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Thread: Lt Milton M. Murphy in 110 Squadron? - 1919

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    Default Lt Milton M. Murphy in 110 Squadron? - 1919

    I wonder if someone with access to 110 Squadron records of 1919 can find a Lt. Milton M. Murphy among its pilots. This would have been from April till September of said year. He was an American and became a Colonel in the US Army Air Corps/Air Force in later years.
    Looking to ascertain if he was the pilot of a yet unidentified airmail plane, presumably RAF, that was lost in the North Sea on 17 July 1919. Dutch and British newspapers reported a ditching of a mail plane somewhere in the North Sea. Pilot Murphy (full ID still a question mark) was picked up by a Dutch steamer and put ashore in Brunsbuttel near Cuxhaven, N. Germany. Aircraft was lost (heavy seas) but engine salvaged by a Dutch fishing vessel.

    In 1919 the RAF had an airmail service between Folkestone and Cologne.

    Thanks for any info.

    Regards,

    Leendert
    Last edited by Leendert; 22nd February 2016 at 18:57. Reason: little addition

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    It appears I have to redefine the name. I now found there was an American airmail pilot with 110 Squadron named James P. Murray in April-Sep 1919.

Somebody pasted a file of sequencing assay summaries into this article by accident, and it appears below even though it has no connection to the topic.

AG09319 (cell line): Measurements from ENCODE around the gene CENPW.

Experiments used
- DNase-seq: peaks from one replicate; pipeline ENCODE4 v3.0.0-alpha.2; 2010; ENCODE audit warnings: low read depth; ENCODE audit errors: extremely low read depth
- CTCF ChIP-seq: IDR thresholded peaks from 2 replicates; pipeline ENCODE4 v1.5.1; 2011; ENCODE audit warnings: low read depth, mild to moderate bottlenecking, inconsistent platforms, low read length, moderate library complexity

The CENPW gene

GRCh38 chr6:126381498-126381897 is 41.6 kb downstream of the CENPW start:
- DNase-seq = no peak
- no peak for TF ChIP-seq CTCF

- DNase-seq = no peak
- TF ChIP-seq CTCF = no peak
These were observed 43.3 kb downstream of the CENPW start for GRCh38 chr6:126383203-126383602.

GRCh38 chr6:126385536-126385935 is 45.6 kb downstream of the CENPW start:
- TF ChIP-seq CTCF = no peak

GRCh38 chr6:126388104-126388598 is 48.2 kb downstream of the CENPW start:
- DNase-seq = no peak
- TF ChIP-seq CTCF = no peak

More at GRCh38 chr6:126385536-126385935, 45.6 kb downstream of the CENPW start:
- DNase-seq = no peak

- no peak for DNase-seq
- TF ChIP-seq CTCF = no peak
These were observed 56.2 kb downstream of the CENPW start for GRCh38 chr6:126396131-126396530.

It may very well be that the newspapers mistook his name and all wrote Murphy instead (but that's entirely my guess...)..

    Even so, the question remains if Murray had to ditch his airplane in the North Sea on/around 17 July 1919 when flying the mails to Cologne...

    Regards,

    Leendert

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    If you do not receive any response here, Leendert, I suggest you try the Great War Forum at (http://1914-1918.invisionzone.com/fo...ex.php?act=idx). Obviously one has to become a member, but there is a sub-forum (War in the Air) which deals specifically with aviation (http://1914-1918.invisionzone.com/fo...p?showforum=25) . I'd be interested to know why his aircraft came down in the North Sea, as I believe the standard route was across the English Channel from Folkestone to Calais, and then overland to Cologne.

    Having had a quick look at the met data for the 17th, there should have been no reason for the pilot to have taken anything other than the shortest sea crossing. The surface wind appears to have been between SSW and SW force 3 (8-12 mph) to 4 (13-18 mph) - nothing sufficiently strong to have blown the aircraft far off course.

    Brian

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    Thanks, Brian, I'll also give it a try there.

    It is indeed still a mystery why the aircraft was what appears far from the usual postal route Folkestone-Cologne. Newspapers say the a/c ditched near "Buoy 6", but I haven't figured out yet where that beacon was at that time. The Dutch steamer arrived at Brunsbuttel around 19 July, so the pick up place of Murphy/Murray may have been well south of Den Helder already. Steamer was en route from Rotterdam to Finland.

    More northerly route perhaps to do with a flight to a Baltic port given the British involvement in N. Russia then?

    The search goes on, but of course any suggestion welcome here too. .

    Regards,

    Leendert

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    Leendert,